Regarding the Taliban and the strike in Afghanistan, it was obviously not motivated by humanitarian concerns, as the official purpose of the strike after all was to capture the culprits behind September 11, not to overthrow regimes.  The Taliban were oppressive.  And oppression in the form of oppressive social strictures still exists in post-war Afghanistan, only this time funded by American money.  If you have studied the conditions in that region following the strike, you should have found out that women have not been quite "liberated from the veil" as most people think.

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« Reply #6 on: March 21, 2003, 09:20:10 AM »

Quote
the hypothesis I believe the Patriarch refers to here concerns the once often-spoken-about pipeline to reach Caspian oil.

Yes it was only a hypothesis. It failed to convince me though. Some of theses conspiracy theories that float around are so narrow and simplistic that they take away from looking at the bigger picture. What was actually at stake was not that they were interested in something as narrow as a single pipeline (which the Taliban had agreed to of and on during the Clinton administration and would not take a military intervention to achieve) but was the fact that ‘hawks’ and ‘strongmen’ finally had some moral justification to unleash what they already wanted to do in the first place: to re-draw the maps and restructure the political landscape of central Asia and the Middle East in the best interests of U.S. foreign policy. People in Bush’s team had already supported this orientation in foreign policy journals over the years so it comes as no surprise to people who pay attention.

Quote
the official purpose of the strike after all was to capture the culprits behind September 11, not to overthrow regimes.


That was the stated aim. I am halfway through Robin Moore’s The Hunt for Bin Laden: Task Force Dagger (yes, the same Robin Moore who wrote the 1960’s classic The Green Berets which the movie by John Wayne based itself on). I find his comments intriguing on this question:
 
"Before the end of the day on September 11, 2001, a meeting was already taking place in Tampa, at the headquarters of SOCOM (Special Operations Command) and CENTCOM (Central Command). Every officer in attendance at this meeting prayed to God that the Taliban would refuse the United States’ offer to turn over Osama bin Laden for trial. Dozens of stone-faced career officers, known as ‘silent professionals,’ [an allusion to the Green Berets] were planning the total annihilation of the Taliban and bin Laden’s AQ terrorists."---pg. 17

So of course they wanted to overthrow the Taliban (not that I will miss those backward hooligans) but if they gave in to the demand and handed over Bin Laden, then the State Department would have to construct another premise to overthrow the Taliban.
Quote
does the Patriarch believe that our interests are *always* nefarious, selfish and in our own self interest, do you think, as regards oil in Afghanistan?

Of course not, and U.S. policy is not always that. But you have to understand the hypocritical element that is obvious to people in that region; and when people as conservative as the Syrian Patriarch start expressing that kind of sentiment (I mean, His Holiness is not Shenouda III or Metropolitan Phillip so this comes as a surprise) it gives a big indication of how people in general are taking this war drive.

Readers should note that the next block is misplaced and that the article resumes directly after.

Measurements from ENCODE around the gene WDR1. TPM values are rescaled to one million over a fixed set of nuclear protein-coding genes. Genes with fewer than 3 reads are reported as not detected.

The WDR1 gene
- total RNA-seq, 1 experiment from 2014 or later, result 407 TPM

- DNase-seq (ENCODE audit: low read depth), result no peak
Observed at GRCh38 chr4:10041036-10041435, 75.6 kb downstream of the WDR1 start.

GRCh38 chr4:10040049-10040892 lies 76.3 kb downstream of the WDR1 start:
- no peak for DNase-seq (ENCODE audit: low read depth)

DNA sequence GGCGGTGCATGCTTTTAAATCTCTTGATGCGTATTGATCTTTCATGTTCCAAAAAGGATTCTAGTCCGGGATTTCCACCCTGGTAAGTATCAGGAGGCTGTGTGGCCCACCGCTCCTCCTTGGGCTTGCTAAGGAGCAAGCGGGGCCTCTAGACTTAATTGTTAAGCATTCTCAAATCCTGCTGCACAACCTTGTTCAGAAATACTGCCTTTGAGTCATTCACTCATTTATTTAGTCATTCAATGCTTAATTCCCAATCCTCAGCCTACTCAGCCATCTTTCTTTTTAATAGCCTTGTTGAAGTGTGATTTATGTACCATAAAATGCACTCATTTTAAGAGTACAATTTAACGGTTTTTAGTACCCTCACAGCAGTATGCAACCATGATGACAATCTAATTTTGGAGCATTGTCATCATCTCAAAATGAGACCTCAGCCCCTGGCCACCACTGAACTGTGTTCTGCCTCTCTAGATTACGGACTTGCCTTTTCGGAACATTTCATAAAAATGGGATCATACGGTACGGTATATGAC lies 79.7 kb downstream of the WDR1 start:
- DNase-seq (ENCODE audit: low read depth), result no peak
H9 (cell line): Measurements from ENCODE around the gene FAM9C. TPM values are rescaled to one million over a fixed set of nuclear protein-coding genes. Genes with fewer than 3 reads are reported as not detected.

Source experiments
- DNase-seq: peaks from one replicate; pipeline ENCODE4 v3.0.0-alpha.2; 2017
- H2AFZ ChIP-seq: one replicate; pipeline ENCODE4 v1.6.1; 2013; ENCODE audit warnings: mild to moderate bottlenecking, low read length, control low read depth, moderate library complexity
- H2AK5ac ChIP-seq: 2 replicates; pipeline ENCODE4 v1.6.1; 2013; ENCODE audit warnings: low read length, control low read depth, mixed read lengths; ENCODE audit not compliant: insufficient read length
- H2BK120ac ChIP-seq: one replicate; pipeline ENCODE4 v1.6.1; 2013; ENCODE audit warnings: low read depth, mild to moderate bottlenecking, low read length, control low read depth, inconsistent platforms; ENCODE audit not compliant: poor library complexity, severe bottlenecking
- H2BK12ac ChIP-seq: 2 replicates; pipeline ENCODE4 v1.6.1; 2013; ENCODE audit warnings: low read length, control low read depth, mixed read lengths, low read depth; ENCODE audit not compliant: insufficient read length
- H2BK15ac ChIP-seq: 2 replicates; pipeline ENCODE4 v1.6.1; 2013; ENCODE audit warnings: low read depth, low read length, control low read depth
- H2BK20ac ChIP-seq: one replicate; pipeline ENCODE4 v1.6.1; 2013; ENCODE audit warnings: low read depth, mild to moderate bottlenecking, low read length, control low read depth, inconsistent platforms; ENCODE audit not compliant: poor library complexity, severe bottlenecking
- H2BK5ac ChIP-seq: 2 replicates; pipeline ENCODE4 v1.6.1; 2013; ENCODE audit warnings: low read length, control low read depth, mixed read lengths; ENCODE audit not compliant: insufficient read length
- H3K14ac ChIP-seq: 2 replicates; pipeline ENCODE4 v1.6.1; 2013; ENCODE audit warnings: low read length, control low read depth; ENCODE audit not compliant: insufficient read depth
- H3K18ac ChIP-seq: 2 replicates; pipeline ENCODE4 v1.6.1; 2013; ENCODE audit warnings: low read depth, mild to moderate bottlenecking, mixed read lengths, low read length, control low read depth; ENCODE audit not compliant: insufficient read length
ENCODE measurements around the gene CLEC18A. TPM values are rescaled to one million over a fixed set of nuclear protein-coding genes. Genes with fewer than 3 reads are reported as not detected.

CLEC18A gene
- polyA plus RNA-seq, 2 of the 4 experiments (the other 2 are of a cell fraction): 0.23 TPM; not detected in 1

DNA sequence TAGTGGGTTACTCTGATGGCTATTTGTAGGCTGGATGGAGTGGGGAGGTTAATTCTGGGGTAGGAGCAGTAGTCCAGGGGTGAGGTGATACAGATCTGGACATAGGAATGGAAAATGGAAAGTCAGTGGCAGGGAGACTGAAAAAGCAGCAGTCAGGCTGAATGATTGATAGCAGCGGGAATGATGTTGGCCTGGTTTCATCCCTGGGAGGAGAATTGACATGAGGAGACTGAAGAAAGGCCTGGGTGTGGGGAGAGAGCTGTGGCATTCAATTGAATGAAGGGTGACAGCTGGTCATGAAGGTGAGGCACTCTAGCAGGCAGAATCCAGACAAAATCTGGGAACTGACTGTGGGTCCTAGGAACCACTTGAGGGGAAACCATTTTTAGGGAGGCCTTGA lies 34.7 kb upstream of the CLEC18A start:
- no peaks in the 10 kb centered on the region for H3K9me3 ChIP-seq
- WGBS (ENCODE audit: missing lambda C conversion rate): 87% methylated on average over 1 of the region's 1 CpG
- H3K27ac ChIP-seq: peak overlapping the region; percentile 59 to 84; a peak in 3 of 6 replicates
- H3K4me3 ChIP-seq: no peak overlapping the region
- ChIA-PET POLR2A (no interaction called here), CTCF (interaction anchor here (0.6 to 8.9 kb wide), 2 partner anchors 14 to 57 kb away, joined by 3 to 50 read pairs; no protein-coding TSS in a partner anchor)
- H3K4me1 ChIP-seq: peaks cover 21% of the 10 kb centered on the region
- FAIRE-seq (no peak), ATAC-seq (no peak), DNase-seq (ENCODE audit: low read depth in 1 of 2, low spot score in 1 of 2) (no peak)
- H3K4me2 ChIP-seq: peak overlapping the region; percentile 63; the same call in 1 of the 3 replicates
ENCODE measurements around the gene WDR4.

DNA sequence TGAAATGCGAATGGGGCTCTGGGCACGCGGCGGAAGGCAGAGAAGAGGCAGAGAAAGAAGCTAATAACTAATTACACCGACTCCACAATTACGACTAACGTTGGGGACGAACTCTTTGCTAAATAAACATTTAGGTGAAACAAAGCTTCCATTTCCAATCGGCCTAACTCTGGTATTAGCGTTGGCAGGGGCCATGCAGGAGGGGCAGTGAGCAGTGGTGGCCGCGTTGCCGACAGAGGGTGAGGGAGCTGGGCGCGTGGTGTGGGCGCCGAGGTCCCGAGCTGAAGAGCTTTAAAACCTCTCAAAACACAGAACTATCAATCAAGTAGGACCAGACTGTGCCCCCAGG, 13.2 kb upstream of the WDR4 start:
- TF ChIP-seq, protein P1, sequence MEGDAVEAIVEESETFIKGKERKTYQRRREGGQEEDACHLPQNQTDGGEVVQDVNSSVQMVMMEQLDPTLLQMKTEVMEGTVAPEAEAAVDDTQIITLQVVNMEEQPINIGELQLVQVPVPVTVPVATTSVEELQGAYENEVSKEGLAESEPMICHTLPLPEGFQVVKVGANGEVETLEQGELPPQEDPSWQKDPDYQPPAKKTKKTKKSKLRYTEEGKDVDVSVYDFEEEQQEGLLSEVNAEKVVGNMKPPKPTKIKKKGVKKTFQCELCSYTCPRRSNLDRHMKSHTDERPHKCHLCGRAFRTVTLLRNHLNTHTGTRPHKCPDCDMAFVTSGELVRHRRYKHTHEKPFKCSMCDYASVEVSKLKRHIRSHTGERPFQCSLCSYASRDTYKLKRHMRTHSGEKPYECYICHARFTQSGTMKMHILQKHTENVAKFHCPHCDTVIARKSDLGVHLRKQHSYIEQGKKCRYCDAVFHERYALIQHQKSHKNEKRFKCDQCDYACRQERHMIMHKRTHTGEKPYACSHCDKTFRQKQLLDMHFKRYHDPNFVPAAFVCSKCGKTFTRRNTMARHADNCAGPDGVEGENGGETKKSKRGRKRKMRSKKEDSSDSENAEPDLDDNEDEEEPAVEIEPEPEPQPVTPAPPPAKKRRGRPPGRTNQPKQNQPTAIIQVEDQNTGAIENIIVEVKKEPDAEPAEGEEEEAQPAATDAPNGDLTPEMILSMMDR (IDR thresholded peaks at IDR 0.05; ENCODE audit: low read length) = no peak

Osama bin Laden and the Mujahadeen were just as much fanatical, terrorists and oppressive when the U.S. supported them, trained them, armed them, paid them, and fought along side them (clandestinely) in the 1980’s against the U.S.S.R. as they are now. They oppressed women, then (they used to throw acid into the faces of women who refused to wear the veil) as they do now. They were ruthless then, as they are now. The whole tradition of inviting foreigners (Arabs, Chechens, Iranians) to join the jihad in Afghanistan was started by the American state department and not the Taliban.

The Regan administration encouraged the worlds Muslims to come and join in the Holy War against the Soviet Union. It backfired, as policies that narrow and opportunist eventually will. Saddam Hussein is as much a brute today as he was when the U.S. was supporting him and supplying him with chemical weapons (and Britain was building the factories). The only difference is that, due to the years of disarming him and economic sanctions, he is less of a threat today as he was then.

There is no consistent and non-contradictory argument that can apply to, say Saddam Hussein, that cannot equally apply to one of the U.S. allies. Not ‘breaching UN resolutions (Israel),’ not ‘weapons of mass destruction(Israel and South Africa during Apartheid)’ and not ‘export of terrorism (Pakistan’s insidious subversions inside of democratic India, including the assassinations of some of its political leaders),’ 'oppressing the Kurds (most of the Kurds live in Turkey). There is not one argument that applies to one and not the other. So to justify military action on these grounds will always look hypocritical to people on the receiving end of cruise missiles.  

America needs to return to the era of visionary leaders like JFK who knew how to win contracts and profits for US corporations by winning friends in foreign nations (who will joyfully and willfully extend the honor without being coerced) and not, necessarily always, by resorting to brutal military force nor by overriding the Bill of Rights. As for Gorge W....well Darth Vader said it best referring to an admiral before he choked him with the Force, “he is as clumsy as he is stupid.” And just watch all of this militarism backfire like hellfire just as the Regan policies did. There is a better way.